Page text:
Monday, September 12, 2011

American Realism in XX century -Second Part

Second half of the XX century in American art saw almost universal triumph of modern art, which very quickly has become the obligatory academism for all students and practitioners. Every art institution, every grant, award and every benison of recognition went from there on to modern artists. To be an artist and not employ some kind of modern gimmicks was in all instances deadly as carrier-building move. It was, and still is a self-erasure from the map of significant contributions to national culture.
In that unforgiving monism of what art has to be there were some obstinate exceptions. Edward Hopper painted America, particularly urban America like no one before him. Sure, there were “ash-can” painters depicting urban scenes but they hardly were distinct from their European counter-parts. What Hopper showed in his paintings was utterly, uniquely American. Even his technique, while roughly “post-impressionistic” is very much his own: avoiding easy stylistic deformations, exaggerated slopping of thick impastos or cubist-like tendencies. There are two, I believe, sources of artistic delight his marvelous art brings: uniquely American scenes and “hopperesque mood” which is a peculiar brand of melancholy.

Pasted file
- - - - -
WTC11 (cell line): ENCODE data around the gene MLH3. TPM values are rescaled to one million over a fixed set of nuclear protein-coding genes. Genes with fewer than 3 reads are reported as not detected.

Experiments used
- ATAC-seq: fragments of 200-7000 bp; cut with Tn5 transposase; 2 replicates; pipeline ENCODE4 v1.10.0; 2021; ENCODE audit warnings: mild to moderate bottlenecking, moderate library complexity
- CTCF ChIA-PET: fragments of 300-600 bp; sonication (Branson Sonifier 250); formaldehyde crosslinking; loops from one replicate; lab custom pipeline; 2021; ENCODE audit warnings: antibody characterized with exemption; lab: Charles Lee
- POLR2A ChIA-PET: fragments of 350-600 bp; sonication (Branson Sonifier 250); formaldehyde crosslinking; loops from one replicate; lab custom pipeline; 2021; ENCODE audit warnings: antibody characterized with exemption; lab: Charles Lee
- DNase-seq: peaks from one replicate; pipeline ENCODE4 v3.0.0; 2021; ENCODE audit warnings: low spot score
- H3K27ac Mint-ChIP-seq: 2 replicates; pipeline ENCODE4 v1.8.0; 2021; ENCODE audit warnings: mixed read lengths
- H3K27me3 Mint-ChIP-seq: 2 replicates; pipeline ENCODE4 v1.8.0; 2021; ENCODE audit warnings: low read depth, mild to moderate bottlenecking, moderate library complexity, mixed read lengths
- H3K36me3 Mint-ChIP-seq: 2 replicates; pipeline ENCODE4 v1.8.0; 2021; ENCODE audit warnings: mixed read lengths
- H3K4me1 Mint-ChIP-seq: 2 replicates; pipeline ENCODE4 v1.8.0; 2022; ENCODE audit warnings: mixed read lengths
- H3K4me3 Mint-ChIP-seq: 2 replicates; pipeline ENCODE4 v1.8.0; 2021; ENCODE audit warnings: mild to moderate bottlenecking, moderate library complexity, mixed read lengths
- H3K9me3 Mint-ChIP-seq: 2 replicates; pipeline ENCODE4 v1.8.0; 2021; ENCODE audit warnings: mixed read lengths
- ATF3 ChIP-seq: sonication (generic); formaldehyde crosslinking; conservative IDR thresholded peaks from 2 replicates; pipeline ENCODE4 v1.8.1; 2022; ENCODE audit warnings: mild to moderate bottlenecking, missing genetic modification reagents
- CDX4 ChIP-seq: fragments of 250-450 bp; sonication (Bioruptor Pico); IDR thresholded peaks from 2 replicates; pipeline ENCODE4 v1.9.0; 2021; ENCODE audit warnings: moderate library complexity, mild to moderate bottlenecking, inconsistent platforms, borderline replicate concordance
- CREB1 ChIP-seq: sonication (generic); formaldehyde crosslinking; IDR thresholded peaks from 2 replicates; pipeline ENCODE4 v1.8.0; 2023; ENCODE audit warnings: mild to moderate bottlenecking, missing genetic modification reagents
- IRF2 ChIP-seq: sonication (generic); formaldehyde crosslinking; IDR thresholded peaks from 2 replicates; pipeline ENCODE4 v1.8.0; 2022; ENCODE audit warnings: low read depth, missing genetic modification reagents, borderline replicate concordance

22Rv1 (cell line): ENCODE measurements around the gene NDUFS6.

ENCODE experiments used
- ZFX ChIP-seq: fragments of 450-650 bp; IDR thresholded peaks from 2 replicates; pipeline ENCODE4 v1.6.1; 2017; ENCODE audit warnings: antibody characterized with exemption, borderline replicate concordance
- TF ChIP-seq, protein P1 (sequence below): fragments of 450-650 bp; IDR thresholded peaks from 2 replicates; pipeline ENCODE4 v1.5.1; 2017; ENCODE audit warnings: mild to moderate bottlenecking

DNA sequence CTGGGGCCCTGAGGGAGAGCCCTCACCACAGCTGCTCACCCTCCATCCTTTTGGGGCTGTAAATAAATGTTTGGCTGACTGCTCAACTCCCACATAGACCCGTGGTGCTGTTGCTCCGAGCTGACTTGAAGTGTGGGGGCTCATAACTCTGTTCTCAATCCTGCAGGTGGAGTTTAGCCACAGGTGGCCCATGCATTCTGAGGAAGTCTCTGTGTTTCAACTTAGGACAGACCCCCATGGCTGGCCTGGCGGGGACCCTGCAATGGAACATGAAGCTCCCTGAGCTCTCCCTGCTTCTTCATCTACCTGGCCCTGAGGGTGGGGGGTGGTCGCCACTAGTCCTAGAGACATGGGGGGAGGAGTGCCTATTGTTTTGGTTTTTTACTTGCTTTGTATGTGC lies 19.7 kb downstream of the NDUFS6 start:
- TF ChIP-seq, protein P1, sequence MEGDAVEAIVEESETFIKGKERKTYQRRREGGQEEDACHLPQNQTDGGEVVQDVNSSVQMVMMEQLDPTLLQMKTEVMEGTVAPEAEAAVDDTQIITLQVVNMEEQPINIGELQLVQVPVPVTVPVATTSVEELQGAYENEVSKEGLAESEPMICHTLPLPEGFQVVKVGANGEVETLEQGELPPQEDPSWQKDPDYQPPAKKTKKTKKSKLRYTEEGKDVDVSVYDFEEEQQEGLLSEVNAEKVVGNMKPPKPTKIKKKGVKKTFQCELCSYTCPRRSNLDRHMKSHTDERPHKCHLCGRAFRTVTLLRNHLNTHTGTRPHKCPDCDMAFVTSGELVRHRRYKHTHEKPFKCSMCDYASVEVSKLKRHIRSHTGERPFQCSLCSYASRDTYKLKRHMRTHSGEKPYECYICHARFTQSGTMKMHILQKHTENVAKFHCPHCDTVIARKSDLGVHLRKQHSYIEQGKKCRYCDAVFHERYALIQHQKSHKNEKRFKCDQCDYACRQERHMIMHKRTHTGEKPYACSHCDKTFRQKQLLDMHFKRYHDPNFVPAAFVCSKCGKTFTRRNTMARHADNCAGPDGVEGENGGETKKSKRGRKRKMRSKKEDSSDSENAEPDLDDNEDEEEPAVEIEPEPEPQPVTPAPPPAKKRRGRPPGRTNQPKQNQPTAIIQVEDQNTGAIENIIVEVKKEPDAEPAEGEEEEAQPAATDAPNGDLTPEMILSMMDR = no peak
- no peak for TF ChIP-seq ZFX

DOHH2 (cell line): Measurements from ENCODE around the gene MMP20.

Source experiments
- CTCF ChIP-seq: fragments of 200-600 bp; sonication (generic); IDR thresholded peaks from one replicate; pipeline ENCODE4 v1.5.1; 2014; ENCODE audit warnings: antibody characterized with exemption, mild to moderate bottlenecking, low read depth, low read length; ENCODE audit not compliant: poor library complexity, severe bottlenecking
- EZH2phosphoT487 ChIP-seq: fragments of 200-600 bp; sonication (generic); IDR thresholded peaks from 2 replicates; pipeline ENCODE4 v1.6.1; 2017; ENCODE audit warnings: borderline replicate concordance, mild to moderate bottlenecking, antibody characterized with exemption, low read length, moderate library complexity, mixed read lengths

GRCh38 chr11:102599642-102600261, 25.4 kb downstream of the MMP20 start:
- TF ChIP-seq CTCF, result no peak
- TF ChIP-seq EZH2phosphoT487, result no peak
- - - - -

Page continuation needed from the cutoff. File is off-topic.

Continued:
Another and no less gigantic artist was Andrew Wyeth. His visions of rural America are unlike those endless landscapes of bucolic serenity of American luminists or impressionists .His eye is seeing farmed land and rural life with extreme attentiveness and solemnity that imparts to each scene almost a religious gravity, elevating the quotidian to almost a holy rite. One has to compare his work to other realists to see how very selective, judicious are the choices of elements shown. Andrew Wyeth’ art was the most opposite creation to modern art. He took strictly nothing from the pile of available methods of the moderns. He painted as if the omnipresent primitivisation of the contemporary art was in no way obliging. Significantly, he also was building his world without any obvious references to the past. Wyeth was truly sui generis. It is a precious gift his genius left us to cherish.

There are three excellent figurative painters worth including who worked in the second part of XX century in America: Ivan  Albright, Paul Cadmus and George Tooker.

                                                                            Ivan Albricht

                                                                         Paul Cadmus

                                                              George Tooker

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